11 Jun 2014
Causes of diving duck population declines on Lough Neagh, Northern Ireland

BRANTA — Irena Tománková

Causes of diving duck population declines on Lough Neagh, Northern Ireland

Institution: Queen's University Belfast, UK
Supervisors: Neil Reid, Chris Harrod, Tony Fox
Details: PhD 2013 (Completed)

Address: Queen's University Belfast, School of Biological Sciences, MBC, 97 Lisburn Road, Belfast, BT9 7BL, UK. (2014) Email

Subject Keywords: Diving ducks, Lough Neagh, SPA, population trends, benthic macroinvertebrates, food availability, EURING, climate change, migratory short-stopping, diet, stable isotope analysis
Species Keywords: Common Pochard, Aythya ferina, Tufted Duck, Aythya fuligula, Greater Scaup, Aythya marila, Goldeneye, Bucephala clangula

Thesis online at https://www.qub.ac.uk/sites/Quercus/Filestore/Filetoupload,419200,en.pdf



Lough Neagh and Lough Beg Special Protection Area (SPA) was one of the most important non-estuarine sites for overwintering wildfowl in Britain and Ireland. Up to 100 000 individual diving ducks overwintered at the site during the early 1990s, however, by the winter of 2003/04, populations of pochard (Aythya ferina), tufted duck (A. fuligula), scaup (A. marila) and goldeneye (Bucephala clangula) had declined to 23 500 individuals. The changepoint in the temporal trend was the winter of 2000/01 with most of the decline occurring rapidly within 2 winters. These changes in migratory species may implicate extrinsic factors at the flyway-scale yet comparable declines in resident or partially resident species, such as coot (Fulica atra) and mute swan (Cygnus olor), may also implicate intrinsic factors. The density and biomass of benthic macroinvertebrates, the main food source of diving ducks, declined by 66-67% between 1997/98 and 2010. This reduction was correlated with a major decline in chlorophyll a concentrations, taken here as a proxy of primary productivity, suggesting a major shift in the Lough Neagh ecosystem coincident with the changes observed in overwintering bird communities. However, there was no substantial shift in the diving duck diet (derived from oesophagus contents) comparable to the shift observed in the availability of their prey. Stable isotope analysis of duck liver tissue collected throughout 2010-2012 suggested that 57% of birds, mostly 1st winter birds, had fed recently on other waterbodies, indicating high levels of dynamic within-winter movements and population redistribution. Analysis of ringing and recovery data provided support for the phenomenon of migratory short-stopping in goldeneye, where distances between their breeding grounds and winter recovery locations had contracted by 400km from the south-west to north-east Europe. However, this was not the case for the other species. Nevertheless, a meta-analysis of count data suggested rapid climate-driven shifts in the wintering distributions of three common waterbird species including tufted duck and goldeneye in response to increasingly mild winter temperatures, making waterbodies at northern latitudes more suitable as overwintering sites. It is concluded that intrinsic and extrinsic factors coincidentally conspired to make Lough Neagh a less attractive overwintering site, leading to a marked decline in diving duck numbers shortly after the winter of 2000/01.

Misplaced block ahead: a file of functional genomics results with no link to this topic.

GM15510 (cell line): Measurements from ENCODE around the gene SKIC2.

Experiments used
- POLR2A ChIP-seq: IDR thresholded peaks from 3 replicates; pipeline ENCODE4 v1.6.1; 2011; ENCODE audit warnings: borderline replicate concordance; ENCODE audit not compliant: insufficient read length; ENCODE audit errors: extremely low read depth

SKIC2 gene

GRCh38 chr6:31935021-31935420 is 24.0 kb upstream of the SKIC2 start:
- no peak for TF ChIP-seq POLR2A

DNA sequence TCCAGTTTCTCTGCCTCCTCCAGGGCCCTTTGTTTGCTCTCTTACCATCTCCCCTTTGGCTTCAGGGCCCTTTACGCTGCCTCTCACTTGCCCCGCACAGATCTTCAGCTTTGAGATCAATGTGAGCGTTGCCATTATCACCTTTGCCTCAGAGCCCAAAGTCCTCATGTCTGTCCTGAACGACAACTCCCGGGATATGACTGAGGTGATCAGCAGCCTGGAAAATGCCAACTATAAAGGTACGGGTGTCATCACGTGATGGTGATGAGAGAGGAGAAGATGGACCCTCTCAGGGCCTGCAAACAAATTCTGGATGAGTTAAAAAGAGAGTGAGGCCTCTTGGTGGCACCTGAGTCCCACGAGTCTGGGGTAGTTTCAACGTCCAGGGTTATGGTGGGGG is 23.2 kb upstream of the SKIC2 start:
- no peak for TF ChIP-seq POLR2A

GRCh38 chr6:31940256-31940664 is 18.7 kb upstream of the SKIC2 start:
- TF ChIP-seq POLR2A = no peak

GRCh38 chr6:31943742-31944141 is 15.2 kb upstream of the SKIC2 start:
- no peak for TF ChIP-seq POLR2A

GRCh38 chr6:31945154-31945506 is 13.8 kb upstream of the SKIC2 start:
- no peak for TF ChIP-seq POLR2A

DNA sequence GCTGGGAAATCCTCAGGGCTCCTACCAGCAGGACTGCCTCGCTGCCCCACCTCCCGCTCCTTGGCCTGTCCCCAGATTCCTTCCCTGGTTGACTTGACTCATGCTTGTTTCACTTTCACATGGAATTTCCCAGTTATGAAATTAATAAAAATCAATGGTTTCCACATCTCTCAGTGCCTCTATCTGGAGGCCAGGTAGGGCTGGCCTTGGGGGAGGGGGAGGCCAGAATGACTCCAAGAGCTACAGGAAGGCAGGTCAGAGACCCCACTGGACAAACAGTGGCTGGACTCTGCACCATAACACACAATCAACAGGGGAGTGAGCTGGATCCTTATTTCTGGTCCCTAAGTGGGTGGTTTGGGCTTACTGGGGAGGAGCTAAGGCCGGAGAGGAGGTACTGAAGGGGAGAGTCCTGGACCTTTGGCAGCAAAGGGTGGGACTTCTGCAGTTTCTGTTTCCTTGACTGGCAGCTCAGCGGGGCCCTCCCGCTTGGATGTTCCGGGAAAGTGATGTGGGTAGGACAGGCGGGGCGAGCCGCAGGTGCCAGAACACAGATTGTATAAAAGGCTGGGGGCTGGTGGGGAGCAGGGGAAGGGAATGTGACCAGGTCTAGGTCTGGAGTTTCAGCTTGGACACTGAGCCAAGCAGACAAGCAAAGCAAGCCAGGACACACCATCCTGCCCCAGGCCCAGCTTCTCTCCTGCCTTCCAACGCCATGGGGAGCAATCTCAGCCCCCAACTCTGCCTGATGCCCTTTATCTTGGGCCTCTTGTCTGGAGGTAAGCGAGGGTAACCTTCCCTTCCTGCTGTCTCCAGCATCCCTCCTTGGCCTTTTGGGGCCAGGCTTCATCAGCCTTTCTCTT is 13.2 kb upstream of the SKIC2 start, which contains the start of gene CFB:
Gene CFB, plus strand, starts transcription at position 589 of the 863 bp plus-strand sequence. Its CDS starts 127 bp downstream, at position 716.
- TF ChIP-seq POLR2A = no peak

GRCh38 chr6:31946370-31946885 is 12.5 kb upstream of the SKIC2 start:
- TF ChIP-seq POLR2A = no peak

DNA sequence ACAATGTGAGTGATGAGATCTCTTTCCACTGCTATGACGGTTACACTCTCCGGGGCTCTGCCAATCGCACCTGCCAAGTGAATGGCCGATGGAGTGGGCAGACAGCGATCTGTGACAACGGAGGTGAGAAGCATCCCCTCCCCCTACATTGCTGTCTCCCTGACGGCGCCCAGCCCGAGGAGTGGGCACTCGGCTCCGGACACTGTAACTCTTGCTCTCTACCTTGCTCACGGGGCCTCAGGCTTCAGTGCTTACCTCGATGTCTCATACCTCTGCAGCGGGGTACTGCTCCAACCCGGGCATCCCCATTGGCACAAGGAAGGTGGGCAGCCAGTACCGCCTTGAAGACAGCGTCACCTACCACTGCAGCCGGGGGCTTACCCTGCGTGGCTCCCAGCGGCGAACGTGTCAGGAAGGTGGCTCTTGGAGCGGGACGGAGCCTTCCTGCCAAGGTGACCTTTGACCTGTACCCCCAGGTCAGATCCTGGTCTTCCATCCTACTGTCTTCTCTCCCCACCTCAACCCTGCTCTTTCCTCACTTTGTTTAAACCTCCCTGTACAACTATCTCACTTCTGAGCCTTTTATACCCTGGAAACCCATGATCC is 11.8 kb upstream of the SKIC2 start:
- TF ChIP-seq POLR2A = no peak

Lehikoinen, A., Jaatinen, K., Vïhïtalo, A.V., Clausen, P., Crowe, O., Deceuninck, B., Hearn, R., Holt, C.A., Hornman, M., Keller, V., Nilsson, L., Langendoen, T., Tománková, I., Wahl, J. & Fox, A.D. 2013. Rapid climate driven shifts in wintering distributions of three common waterbird species. Global Change Biology 19: 2071-2081.
Tománková, I., Boland, H., Reid, N. & Fox, A.D. 2013. Assessing the extent to which temporal changes in waterbird community composition are driven by either local, regional or global factors. Aquatic Conservation: Marine and Freshwater Ecosystems 23: 343-355.
Tománková, I., Harrod, C., Fox, A.D. & Reid, N.. 2014. Chlorophyll-a concentrations and macroinvertebrate declines coincident with collapse of overwintering diving duck populations in a large eutrophic lake. Freshwater Biology 59: 249-256. View abstract
Tománková, I., Harrod, C., Kunc, H.P. & Reid, N. 2013. Gizzard contents and morphometrics of overwintering diving ducks shot at Lough Neagh. Irish Naturalists’ Journal 32: 76-77.
Tománková, I., Harrod, C. & Reid, N. In press. Temporal changes in the diet of Tufted Ducks Aythya fuligula overwintering at Lough Neagh. Irish Birds.
Tománková, I., Kelly, R. & Reid, N. 2013. Assessment of commercial sand barge radars for detecting overwintering diving ducks at Lough Neagh. Irish Birds 9: 559-562.
Tománková, I., Reid, N., Enlander, I. & Fox, A.D. 2013. Ringing and recovery data prove poor at detecting migratory short-stopping of diving ducks associated with climate change throughout Europe. Ringing & Migration 28: 30-38.
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